However, some Indian casinos have already guaranteed that their RTP rates are just the same as those in commercial casinos. Besides, these tribal casinos still have to keep up since with lower RTP rates, they'll likely get fewer customers.

Games Availability

Because of the gaming categories set by IGRA on Indian casinos, games on each native gambling establishment may vary. The most common games that you'll see are video poker and slot machines as long as they have accomplished a compact. 

Most Indian casinos fall under either Class II or Class III categories. Those in Class II can offer bingo, pull tabs, lotto, poker, and other games that are played with multiple players where the prizes depend on the number of players and the ticket prices. On the other hand, class III tribal casinos can offer Vegas-style games like commercial casinos.

Keep in mind that the games' availability may also vary depending on state regulations for commercial casinos.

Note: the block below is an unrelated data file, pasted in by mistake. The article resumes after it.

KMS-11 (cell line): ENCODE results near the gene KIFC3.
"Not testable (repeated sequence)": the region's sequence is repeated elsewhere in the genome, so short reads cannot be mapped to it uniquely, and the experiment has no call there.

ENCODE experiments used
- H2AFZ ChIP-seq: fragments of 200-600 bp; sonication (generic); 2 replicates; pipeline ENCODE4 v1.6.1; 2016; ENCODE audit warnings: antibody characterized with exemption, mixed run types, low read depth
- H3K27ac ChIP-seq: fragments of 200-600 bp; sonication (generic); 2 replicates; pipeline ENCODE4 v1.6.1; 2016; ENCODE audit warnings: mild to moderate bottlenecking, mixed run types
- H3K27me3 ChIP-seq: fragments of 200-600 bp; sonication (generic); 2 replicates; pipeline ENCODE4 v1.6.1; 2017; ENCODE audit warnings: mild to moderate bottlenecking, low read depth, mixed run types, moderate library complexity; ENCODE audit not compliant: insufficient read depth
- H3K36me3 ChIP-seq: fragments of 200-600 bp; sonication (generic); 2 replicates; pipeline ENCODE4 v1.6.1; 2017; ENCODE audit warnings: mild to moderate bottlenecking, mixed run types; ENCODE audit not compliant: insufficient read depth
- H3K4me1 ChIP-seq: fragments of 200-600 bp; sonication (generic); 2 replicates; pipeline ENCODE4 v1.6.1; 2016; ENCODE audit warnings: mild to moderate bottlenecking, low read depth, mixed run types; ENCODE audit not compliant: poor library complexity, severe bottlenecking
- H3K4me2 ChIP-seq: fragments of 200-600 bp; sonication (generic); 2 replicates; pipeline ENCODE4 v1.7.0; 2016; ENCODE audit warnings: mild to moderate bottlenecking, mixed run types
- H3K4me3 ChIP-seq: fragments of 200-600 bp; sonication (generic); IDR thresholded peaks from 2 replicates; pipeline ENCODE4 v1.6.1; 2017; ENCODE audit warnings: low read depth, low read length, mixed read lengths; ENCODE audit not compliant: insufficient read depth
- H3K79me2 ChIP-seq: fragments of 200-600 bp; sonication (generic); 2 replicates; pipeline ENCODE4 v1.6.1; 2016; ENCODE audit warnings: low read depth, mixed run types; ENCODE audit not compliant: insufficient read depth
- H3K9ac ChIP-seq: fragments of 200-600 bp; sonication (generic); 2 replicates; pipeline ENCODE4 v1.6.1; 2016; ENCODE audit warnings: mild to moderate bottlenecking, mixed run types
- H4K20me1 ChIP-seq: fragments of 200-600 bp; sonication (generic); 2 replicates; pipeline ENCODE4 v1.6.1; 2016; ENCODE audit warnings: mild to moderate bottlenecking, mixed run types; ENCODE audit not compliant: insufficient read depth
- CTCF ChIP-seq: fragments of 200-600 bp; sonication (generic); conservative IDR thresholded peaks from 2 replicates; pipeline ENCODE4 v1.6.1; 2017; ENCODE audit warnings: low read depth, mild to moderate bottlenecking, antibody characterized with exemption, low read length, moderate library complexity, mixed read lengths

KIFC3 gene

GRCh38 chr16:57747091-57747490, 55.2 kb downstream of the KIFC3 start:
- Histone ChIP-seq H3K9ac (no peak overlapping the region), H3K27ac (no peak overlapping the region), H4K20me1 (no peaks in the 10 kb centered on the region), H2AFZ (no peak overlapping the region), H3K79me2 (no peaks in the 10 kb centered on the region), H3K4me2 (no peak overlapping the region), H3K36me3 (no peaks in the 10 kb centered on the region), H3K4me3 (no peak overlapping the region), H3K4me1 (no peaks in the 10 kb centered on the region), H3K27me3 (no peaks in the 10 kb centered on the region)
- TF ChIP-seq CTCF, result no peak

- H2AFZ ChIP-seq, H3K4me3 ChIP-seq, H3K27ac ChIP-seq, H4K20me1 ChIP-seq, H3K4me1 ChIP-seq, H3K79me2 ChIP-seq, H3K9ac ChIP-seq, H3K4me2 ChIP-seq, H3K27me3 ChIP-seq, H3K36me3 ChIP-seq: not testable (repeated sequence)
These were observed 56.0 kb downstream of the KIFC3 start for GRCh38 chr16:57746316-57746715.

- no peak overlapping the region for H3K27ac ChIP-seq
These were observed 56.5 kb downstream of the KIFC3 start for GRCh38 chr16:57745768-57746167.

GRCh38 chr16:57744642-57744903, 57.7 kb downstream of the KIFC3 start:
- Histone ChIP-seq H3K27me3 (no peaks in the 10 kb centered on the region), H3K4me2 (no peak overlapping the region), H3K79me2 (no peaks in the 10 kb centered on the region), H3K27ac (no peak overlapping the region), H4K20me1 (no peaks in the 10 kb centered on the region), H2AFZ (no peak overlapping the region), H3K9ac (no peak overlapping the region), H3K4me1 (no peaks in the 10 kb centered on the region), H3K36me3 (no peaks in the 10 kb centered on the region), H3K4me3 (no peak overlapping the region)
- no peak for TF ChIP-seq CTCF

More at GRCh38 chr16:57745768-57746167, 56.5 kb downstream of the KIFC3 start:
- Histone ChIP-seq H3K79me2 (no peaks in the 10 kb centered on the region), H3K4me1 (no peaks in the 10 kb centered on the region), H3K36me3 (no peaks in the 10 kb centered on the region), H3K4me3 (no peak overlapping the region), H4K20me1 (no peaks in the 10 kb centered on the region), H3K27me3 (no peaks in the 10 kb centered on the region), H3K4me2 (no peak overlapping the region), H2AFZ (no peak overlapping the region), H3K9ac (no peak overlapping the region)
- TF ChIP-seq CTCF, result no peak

Class II Slot Machines

Since there are gaming categories for Native American casinos that can restrict the variety of games they provide, tribes under Class II had to think of ways to still offer a Vegas-like experience while complying with the regulations. With this, they thought of creating slot machines that can pass as a Class II game, which is bingo.

With this, only Indian casinos have class II slot machines, and commercial casinos only have class III. Class II slot machines look the same as the Class III ones. Their main difference is that the former has a small window on the side that shows the bingo patterns.